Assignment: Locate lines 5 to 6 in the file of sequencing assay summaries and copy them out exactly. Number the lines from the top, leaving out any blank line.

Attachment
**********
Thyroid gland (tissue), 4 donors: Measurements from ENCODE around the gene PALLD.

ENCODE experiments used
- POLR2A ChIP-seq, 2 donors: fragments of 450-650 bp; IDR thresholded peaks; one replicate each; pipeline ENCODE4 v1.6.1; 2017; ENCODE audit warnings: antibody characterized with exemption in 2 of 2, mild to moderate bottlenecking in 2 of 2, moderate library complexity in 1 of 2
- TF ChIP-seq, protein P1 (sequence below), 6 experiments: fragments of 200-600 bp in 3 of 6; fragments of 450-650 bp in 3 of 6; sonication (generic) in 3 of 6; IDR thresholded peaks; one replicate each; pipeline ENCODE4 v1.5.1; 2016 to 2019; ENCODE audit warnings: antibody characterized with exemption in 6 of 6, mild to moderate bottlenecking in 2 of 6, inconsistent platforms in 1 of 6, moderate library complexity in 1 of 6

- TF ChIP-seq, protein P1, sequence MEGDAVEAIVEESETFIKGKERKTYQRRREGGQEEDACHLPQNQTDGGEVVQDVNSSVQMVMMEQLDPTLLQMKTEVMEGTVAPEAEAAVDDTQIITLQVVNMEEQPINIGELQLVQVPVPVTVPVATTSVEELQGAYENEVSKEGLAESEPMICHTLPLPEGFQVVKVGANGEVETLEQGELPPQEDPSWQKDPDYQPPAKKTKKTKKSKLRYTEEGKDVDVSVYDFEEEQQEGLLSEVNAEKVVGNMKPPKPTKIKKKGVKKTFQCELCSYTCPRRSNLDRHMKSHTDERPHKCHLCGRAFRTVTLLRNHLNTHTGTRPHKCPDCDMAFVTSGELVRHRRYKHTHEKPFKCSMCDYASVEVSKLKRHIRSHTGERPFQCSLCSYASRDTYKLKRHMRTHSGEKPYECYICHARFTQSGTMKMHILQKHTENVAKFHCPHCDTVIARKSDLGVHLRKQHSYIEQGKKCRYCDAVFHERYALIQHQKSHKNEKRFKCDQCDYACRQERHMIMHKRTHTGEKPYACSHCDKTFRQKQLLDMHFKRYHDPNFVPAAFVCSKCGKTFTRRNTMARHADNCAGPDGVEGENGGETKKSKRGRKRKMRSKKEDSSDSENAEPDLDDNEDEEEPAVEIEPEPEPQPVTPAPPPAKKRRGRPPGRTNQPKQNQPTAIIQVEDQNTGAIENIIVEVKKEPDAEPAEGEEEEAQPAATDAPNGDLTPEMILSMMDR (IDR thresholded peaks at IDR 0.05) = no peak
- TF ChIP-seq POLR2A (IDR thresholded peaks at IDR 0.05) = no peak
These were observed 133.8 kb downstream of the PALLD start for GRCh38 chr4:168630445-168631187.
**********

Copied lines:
- TF ChIP-seq, protein P1, sequence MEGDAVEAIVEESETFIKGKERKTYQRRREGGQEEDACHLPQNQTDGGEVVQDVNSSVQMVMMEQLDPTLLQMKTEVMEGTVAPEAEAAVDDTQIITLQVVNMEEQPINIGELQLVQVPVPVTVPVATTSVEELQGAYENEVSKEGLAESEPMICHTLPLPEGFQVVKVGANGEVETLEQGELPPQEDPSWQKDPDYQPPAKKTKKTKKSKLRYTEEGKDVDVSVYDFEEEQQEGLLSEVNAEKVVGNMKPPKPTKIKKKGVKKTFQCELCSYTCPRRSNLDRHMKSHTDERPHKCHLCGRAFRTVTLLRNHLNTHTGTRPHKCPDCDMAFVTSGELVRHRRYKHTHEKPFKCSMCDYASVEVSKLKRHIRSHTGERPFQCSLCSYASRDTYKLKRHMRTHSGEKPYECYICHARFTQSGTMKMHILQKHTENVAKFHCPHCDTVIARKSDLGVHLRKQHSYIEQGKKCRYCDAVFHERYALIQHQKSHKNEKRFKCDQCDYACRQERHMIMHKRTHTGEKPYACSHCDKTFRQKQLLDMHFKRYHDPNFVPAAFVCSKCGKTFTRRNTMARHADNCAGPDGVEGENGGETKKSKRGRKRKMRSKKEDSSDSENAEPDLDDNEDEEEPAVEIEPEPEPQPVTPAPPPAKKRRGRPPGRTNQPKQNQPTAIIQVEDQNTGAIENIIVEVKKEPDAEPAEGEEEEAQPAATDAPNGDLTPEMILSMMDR (IDR thresholded peaks at IDR 0.05) = no peak
- TF ChIP-seq POLR2A (IDR thresholded peaks at IDR 0.05) = no peak